Close, but not exactly. This is the prerequisite immediately before that kick. The Jack-Knife features 2 kicks in the air, this hook kick yes, plus also a round-kick before that.
So the technique will feel like so;
K-step > 540 roundkick > 720 Hook Kick > Land
Both kicks are to be released before the first leg touches the ground.
This is a good kick to learn if the Jack Knife is your final goal! In fact I would say it’s an essential prerequisite.
Question from @jackiewongofficial
@jackiewongofficial: I can do this C7 kick with a single pump, but I can’t double pump.
For those of you who hadn’t heard this term before, the pump simply refers to the act of lifting your knee, also sometimes known as ‘chambering’.
So what he means a single pump is that he lifts his left leg, and then spins around and delivers the hook kick. Meanwhile the right leg stays pointing down at the ground.
And what he hopes to achieve is to lift the left leg, and then the right leg, before releasing the kick on the left leg.
I feel that what could help the second pump, is to practice the prerequisite, Skip Hook, and doing that with a very deliberate intention to keep the right knee up and long as possible before releasing the kick.
Do what they call alternate reps, where you do the Prerequisite once, focusing hard on the thing you want to adjust. And then immediately following up with technique you are working on. In this case the C720.
And then repeating with another Skip Hook each time before another C720.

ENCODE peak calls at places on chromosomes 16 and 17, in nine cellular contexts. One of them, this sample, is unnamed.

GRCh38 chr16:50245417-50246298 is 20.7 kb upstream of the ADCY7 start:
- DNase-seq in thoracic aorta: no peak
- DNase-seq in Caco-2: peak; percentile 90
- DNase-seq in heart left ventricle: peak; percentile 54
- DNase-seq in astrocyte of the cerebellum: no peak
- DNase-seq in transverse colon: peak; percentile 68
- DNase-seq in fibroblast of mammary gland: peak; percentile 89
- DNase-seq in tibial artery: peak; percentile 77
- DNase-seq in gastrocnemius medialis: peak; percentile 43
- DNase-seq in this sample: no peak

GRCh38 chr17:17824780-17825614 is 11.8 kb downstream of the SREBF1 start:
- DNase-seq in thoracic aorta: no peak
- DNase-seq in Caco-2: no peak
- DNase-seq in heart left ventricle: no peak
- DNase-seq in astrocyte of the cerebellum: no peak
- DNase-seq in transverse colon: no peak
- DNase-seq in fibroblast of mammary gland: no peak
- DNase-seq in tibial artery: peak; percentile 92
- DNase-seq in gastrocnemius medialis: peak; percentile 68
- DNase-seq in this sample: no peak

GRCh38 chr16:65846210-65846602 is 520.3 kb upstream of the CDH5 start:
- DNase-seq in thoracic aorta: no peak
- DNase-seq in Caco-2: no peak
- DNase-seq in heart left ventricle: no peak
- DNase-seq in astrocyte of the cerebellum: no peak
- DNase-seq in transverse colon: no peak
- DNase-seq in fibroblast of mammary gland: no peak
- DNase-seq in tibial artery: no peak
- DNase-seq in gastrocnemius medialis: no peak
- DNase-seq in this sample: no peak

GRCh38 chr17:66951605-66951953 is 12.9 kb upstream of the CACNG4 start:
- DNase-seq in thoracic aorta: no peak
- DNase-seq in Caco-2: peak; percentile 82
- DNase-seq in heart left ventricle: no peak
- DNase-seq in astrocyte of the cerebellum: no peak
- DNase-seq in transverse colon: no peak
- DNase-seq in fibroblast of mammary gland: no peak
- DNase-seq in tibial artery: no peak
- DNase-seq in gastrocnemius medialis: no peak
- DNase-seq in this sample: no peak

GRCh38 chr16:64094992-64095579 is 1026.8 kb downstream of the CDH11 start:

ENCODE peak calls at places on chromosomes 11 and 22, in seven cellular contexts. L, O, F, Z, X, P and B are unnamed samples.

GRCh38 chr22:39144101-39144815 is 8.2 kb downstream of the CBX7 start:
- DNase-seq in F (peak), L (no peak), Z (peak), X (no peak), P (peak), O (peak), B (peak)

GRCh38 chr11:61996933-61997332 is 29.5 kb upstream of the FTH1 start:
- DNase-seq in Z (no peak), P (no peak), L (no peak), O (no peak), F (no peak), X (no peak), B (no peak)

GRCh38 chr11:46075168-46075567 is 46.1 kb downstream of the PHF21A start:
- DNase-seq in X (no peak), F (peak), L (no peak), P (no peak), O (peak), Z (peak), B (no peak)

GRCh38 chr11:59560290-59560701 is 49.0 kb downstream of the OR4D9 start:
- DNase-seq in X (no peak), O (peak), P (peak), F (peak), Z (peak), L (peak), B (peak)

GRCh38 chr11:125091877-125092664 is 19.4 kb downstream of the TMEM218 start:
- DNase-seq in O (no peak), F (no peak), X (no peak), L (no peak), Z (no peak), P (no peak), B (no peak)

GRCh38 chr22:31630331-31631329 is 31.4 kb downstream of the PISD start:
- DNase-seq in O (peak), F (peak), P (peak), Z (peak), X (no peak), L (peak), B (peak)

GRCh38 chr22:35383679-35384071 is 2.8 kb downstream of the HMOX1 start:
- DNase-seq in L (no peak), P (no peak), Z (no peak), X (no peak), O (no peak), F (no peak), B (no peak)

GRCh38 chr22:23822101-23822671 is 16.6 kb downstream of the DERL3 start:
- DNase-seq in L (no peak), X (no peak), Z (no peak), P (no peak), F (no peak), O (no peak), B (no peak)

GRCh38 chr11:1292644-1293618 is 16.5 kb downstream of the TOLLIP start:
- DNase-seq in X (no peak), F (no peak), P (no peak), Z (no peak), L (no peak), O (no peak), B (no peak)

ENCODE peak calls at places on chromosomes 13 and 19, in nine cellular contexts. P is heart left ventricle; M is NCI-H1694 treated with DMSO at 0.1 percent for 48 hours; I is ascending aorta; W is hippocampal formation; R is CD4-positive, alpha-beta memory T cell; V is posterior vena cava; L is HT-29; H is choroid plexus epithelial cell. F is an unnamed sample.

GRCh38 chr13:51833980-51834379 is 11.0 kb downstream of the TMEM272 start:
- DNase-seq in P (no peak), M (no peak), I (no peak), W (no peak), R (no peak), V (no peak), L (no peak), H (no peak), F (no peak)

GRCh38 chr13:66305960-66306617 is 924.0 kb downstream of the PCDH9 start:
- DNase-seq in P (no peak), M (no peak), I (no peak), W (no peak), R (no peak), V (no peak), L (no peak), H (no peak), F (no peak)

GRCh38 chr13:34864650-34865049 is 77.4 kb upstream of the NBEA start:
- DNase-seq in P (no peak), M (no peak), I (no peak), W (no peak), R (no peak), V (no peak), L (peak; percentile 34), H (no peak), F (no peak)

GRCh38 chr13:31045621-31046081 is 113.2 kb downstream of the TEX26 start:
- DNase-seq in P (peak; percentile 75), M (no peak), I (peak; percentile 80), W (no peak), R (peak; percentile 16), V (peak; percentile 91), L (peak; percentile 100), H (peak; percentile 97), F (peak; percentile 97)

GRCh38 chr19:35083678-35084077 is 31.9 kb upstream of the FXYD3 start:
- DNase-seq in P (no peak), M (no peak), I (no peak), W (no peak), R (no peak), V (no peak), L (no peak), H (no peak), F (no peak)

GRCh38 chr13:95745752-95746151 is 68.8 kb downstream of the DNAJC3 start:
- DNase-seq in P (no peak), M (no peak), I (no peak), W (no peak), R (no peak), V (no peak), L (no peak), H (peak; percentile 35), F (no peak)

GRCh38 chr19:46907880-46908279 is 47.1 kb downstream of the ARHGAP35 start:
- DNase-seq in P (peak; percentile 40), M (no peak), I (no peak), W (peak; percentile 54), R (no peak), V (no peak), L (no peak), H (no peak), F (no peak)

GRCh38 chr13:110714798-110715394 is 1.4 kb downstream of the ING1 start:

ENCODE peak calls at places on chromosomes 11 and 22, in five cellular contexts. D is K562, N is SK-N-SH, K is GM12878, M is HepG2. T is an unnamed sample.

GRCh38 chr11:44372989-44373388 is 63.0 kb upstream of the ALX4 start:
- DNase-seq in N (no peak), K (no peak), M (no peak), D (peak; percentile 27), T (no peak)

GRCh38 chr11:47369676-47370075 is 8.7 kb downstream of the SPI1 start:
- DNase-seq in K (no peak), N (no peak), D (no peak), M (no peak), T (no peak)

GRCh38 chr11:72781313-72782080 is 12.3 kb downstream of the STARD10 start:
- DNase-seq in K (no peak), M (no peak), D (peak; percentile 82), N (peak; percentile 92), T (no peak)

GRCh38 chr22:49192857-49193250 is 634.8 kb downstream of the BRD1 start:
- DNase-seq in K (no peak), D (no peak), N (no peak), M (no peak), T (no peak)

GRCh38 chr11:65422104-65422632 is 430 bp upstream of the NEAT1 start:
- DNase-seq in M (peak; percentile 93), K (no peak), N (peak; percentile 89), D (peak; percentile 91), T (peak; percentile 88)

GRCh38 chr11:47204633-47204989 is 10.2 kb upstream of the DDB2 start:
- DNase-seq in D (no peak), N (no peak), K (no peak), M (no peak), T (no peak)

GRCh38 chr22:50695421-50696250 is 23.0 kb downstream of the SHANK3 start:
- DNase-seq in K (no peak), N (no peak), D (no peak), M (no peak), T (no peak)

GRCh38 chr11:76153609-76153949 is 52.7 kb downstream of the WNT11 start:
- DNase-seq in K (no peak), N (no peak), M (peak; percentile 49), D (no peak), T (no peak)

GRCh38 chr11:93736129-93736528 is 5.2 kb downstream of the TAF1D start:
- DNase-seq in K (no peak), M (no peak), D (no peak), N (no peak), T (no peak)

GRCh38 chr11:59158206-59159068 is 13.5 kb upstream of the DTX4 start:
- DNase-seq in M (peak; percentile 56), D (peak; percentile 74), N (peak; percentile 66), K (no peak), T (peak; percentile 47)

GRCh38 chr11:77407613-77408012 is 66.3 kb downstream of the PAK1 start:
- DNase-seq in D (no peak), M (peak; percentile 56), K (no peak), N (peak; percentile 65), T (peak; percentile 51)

This way you reprogram your muscle memory to do the thing you want it to do.
Previous Prerequisite Posts
Basic Hook Kick
Also known as the Reverse kick or the Wheel kick.
Question from @cuppykateee
@cuppykateee: I feel like I still need to work on my torso, like lean more to make my kick look more horizontal?
She made really strong and fast progress in just a few days. And have begun not just learning the technique but polishing her forms.
For leaning back, the key is finding your balance. And an exercise I recommended was to hold the wall or a parapet, and lift your leg in a sidekick stance, and do a martial artist’s version of leg lifts that way, and let your body find it’s balance through the repetitions. There are a lot of micro contractions your muscles have to perform that needs to be don subconsciously. And in the repetitions your Central Nervous System(CNS) will learn the calculations and coordinate itself.
@cuppykateee: I want it to look exactly like yours.
This comes down to the topic of style and flavor.
Everyone has a very distinctive method of moving that is very hard to replicate in another. Because we all have very different physical frames and joint formations. And the sports we played growing up affects how our muscles developed into our adulthood.
The joint socket of my hips actually limits the range of my movements, and therefore I move the way I do to compensate my limitations.